“I was never made aware that Chairman Schiff was aware of this whistleblower’s concerns before a complaint was ever filed, much less that own his Intel staff advised the whistleblower on how to proceed,” Ratcliffe said. “For Chairman Schiff to then feign outrage and allege a White House ‘cover-up’ to keep Congress from knowing about the whistleblower complaint that he helped to initiate is beyond dishonest.”
New York Rep. Elise Stefanik, another GOP member of the committee, called on Schiff to immediately step down as chairman.
According to the report on Wednesday, a colleague of the whistleblower first went to the agency’s top lawyer to convey accusations that Trump abused his power by pressuring Ukraine’s president to investigate Joe Biden, a political rival.
Concerned his allegations would be ignored, the whistleblower then approached a House Intelligence Committee aide with vague details of what would appear in the complaint. The aide then shared some of what the whistleblower said to Schiff but did not divulge the identity of the CIA officer, the report said.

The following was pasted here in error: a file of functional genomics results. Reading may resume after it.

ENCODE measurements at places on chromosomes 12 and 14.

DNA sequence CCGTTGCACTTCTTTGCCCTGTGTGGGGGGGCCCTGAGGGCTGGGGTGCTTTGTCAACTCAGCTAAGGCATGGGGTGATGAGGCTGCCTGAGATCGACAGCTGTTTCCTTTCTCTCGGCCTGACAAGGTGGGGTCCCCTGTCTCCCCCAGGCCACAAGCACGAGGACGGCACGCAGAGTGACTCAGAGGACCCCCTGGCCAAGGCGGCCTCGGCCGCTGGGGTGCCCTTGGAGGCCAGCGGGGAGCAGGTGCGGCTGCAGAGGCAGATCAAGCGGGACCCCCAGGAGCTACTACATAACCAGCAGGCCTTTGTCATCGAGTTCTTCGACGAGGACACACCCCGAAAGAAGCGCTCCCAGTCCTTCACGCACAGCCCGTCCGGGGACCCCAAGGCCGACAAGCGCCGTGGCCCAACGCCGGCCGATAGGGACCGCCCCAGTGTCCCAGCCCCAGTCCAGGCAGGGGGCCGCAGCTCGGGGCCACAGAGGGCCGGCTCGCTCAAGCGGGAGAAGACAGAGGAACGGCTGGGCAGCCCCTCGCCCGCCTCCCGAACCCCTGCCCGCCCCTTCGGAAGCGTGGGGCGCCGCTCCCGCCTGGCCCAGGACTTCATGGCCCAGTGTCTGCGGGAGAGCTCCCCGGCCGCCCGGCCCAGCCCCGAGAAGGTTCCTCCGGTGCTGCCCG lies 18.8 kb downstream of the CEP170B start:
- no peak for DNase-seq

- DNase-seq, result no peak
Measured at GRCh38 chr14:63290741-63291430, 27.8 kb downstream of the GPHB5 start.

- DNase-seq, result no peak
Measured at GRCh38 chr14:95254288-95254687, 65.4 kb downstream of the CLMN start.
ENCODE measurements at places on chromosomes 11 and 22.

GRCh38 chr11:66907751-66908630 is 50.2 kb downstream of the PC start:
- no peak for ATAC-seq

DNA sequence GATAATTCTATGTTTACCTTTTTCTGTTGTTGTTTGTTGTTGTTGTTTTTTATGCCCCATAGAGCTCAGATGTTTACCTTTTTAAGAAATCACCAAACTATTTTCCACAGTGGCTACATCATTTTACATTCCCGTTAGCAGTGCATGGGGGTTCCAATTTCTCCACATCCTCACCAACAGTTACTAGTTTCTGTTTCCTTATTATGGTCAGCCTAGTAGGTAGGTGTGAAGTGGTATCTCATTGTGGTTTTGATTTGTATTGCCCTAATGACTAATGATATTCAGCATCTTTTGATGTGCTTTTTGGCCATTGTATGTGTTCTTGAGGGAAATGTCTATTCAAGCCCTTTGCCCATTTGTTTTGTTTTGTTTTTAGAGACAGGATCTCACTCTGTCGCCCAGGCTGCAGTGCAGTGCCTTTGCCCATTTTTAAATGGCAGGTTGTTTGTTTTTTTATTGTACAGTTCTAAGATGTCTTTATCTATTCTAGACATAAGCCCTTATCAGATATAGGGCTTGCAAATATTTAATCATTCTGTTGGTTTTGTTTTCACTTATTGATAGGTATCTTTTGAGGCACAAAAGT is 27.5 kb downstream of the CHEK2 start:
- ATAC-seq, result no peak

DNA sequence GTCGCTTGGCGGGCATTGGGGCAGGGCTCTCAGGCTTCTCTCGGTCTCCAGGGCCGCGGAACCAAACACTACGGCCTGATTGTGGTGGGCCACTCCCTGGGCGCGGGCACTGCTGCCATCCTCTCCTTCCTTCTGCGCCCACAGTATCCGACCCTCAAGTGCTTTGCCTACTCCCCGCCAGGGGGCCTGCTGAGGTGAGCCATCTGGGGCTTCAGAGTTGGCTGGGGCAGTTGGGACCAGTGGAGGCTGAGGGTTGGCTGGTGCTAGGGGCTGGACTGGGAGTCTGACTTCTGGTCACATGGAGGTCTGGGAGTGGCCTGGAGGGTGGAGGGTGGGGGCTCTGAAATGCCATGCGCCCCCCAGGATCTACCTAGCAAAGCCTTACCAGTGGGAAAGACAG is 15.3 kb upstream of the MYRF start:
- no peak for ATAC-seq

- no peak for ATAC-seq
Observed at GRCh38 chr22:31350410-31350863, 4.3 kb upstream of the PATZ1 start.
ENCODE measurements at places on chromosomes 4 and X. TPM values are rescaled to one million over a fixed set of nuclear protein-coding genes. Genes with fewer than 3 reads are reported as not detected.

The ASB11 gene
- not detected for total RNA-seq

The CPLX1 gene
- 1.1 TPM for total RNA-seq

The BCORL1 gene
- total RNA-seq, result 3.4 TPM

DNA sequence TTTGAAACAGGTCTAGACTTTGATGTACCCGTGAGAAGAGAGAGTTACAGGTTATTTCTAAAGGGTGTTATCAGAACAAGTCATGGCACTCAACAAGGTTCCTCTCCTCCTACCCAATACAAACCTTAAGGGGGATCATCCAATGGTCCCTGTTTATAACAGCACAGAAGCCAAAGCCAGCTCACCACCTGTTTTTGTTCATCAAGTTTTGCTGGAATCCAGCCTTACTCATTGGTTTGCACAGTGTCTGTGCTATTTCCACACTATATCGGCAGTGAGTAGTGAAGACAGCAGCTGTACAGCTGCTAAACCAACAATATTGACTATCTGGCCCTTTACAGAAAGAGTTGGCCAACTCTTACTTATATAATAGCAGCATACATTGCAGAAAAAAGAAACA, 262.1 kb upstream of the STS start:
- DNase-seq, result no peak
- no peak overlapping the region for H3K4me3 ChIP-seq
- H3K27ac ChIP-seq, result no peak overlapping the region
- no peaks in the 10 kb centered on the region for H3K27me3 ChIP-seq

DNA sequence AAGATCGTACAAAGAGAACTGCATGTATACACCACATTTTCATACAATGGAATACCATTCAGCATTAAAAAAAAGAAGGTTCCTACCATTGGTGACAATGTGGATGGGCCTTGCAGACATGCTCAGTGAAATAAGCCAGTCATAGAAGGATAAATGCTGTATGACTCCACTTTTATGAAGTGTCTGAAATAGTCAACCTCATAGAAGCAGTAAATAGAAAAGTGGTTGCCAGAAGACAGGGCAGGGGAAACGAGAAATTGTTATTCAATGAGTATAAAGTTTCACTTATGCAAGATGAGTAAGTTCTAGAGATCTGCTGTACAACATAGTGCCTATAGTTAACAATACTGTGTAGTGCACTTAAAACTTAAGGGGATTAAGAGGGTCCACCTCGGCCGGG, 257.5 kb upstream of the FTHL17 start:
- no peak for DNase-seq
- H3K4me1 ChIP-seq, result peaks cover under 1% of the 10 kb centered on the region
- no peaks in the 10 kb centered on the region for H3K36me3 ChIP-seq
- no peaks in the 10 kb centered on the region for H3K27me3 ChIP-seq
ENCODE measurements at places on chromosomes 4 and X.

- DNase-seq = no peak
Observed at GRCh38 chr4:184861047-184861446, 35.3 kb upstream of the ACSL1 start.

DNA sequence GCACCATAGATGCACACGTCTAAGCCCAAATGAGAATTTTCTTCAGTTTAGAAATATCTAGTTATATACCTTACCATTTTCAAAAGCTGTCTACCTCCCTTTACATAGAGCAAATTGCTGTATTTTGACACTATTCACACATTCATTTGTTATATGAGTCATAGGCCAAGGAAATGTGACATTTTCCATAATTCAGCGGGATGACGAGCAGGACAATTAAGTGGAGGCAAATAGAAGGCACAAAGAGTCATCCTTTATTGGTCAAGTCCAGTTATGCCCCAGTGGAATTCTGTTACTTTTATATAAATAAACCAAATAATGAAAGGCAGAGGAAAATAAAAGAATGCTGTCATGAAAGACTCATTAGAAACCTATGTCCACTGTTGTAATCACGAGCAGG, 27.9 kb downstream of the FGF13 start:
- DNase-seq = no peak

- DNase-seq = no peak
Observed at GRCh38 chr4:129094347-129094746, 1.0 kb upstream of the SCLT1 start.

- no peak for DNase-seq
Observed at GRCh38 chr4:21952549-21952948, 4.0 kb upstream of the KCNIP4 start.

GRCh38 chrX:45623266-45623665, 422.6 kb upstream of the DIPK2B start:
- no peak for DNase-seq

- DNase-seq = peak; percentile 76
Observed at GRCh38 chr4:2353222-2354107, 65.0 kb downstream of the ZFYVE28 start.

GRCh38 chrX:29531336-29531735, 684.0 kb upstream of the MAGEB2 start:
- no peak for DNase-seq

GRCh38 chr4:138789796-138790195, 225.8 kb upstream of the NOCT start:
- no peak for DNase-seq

Asked to react to the story during a press conference, Trump called it a “scam” and accused Schiff of helping the whistleblower write his or her complaint.
A lawyer for the whistleblower strongly rejected Trump’s allegation. “There was no contact between the legal team and Congress until nearly a month after the whistleblower complaint was submitted to the Intelligence Community’s Inspector General,” Mark Zaid said. “I can unequivocally state that neither any member of the legal team nor the whistleblower has ever met or spoken with Congressman Schiff about this matter.”